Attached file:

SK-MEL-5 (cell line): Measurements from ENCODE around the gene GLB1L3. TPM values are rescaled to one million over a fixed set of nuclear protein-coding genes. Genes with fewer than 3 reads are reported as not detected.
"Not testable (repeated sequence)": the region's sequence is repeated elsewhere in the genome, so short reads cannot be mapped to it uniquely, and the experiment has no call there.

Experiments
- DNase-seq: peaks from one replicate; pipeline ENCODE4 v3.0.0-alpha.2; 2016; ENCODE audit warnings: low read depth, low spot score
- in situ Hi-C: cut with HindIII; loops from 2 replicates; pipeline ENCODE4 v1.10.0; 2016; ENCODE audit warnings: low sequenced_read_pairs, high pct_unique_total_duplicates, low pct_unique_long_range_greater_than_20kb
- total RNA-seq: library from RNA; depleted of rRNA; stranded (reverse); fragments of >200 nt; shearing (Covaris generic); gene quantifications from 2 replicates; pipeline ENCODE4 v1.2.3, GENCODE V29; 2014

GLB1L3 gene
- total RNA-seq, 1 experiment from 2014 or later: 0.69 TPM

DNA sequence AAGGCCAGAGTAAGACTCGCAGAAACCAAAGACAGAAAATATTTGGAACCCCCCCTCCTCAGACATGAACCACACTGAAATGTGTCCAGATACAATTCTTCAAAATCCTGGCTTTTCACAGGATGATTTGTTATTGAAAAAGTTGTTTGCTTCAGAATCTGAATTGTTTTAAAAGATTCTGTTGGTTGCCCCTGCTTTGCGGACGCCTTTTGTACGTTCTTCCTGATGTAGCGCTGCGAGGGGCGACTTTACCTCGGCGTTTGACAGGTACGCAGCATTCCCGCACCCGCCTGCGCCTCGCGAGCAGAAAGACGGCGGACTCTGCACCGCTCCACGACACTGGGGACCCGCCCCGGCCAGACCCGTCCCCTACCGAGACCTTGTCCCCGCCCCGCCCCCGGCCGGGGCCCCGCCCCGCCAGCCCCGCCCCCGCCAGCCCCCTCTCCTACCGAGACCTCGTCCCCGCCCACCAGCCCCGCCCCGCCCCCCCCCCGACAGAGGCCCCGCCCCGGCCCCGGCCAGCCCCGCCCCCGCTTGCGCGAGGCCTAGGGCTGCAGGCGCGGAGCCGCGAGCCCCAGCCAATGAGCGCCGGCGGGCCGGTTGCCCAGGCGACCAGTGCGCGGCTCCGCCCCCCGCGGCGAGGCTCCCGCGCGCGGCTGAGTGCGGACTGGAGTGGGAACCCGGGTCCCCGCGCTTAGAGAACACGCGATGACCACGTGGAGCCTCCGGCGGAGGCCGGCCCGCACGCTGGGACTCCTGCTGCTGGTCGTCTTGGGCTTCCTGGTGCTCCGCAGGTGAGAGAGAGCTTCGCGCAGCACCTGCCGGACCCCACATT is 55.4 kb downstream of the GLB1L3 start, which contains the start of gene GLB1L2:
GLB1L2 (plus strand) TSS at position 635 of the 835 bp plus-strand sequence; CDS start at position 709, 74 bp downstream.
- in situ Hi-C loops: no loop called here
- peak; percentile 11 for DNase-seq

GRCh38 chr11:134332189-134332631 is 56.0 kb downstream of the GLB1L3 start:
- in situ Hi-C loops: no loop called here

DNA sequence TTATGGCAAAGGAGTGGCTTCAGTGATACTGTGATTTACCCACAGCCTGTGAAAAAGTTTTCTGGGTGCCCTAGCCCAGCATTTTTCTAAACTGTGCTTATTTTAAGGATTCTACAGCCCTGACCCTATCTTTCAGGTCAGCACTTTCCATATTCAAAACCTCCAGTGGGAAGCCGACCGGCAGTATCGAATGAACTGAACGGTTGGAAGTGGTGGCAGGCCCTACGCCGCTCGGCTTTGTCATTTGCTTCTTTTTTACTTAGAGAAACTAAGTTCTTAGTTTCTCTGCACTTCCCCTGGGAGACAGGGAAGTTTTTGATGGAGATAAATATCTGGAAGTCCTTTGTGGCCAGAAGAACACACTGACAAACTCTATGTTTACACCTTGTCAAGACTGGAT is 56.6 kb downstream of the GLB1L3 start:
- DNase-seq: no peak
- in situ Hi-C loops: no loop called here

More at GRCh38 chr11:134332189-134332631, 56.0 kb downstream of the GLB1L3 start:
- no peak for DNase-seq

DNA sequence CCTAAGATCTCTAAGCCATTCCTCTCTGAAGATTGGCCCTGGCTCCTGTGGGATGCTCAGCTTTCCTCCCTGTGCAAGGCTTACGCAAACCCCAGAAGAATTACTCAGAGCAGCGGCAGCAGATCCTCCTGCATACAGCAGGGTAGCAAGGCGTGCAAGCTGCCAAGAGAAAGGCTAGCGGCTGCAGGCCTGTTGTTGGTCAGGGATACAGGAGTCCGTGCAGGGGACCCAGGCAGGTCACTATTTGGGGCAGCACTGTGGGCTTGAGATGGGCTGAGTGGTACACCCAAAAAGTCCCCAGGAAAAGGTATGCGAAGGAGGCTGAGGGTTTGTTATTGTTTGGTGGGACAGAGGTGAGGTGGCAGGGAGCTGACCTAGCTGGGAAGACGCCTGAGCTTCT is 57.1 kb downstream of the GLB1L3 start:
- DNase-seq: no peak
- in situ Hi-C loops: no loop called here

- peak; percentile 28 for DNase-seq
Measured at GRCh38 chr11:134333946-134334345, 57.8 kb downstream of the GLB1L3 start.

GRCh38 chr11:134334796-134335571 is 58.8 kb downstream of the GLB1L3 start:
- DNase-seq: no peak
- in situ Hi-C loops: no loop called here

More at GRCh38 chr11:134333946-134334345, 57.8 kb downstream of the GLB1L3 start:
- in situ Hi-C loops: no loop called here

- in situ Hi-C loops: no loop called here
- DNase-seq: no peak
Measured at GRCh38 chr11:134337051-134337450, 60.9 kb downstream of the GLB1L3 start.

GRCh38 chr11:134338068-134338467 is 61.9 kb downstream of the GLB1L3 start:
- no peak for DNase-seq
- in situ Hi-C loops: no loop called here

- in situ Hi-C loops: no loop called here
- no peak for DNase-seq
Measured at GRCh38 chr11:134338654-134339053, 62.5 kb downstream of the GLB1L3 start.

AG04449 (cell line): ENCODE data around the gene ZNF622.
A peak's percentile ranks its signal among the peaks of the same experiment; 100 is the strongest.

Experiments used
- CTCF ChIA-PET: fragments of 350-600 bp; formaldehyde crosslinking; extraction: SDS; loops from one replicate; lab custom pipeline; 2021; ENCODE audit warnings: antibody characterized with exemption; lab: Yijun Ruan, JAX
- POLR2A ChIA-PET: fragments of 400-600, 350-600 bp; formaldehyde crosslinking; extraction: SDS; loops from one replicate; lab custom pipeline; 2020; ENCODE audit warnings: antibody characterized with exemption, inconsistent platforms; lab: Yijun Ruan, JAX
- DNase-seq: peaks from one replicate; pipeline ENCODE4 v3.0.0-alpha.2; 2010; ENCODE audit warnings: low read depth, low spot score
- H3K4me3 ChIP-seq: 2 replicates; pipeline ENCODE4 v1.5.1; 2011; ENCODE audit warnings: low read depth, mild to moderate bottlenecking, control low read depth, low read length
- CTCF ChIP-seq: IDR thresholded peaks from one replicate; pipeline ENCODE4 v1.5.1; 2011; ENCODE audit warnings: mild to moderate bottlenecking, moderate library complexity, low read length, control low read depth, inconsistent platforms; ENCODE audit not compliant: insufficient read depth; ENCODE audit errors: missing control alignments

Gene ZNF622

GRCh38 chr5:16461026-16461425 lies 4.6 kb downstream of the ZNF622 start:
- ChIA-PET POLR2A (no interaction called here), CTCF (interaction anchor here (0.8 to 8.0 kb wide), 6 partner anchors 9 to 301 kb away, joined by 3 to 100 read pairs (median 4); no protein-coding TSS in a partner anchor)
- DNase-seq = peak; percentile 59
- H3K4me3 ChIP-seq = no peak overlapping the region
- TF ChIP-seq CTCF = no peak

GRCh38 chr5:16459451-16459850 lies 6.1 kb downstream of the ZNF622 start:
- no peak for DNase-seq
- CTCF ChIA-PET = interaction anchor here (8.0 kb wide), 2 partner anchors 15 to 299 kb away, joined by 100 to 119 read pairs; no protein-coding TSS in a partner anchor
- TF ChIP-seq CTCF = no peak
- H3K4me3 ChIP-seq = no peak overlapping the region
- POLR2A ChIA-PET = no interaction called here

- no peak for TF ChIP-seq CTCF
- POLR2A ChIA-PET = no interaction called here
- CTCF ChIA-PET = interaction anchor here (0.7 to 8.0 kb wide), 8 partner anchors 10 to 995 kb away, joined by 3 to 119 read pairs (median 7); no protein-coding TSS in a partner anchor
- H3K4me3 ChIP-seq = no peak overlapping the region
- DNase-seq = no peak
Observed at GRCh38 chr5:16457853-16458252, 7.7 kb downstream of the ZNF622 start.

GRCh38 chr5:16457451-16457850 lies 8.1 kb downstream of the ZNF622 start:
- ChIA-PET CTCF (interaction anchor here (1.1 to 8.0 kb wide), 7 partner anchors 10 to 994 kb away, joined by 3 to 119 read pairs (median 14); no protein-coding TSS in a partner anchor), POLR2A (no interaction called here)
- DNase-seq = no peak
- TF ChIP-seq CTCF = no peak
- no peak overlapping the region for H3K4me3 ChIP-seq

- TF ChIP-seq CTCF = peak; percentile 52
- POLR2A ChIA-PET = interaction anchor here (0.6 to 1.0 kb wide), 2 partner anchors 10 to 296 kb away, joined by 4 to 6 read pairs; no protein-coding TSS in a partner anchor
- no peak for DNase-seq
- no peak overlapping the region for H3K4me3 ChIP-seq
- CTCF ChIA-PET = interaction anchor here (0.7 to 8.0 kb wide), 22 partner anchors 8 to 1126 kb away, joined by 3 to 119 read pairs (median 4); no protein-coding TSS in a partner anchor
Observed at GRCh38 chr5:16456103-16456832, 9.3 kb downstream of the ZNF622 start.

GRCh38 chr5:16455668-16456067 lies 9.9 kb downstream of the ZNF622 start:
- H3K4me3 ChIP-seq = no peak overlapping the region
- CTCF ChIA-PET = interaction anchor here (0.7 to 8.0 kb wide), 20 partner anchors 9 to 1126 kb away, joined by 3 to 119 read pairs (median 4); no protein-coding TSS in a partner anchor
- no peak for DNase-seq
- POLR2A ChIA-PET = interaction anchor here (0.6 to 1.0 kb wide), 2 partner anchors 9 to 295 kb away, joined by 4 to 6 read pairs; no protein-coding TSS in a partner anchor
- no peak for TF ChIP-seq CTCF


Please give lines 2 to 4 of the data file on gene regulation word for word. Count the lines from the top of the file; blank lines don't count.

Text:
"Not testable (repeated sequence)": the region's sequence is repeated elsewhere in the genome, so short reads cannot be mapped to it uniquely, and the experiment has no call there.

Experiments
- DNase-seq: peaks from one replicate; pipeline ENCODE4 v3.0.0-alpha.2; 2016; ENCODE audit warnings: low read depth, low spot score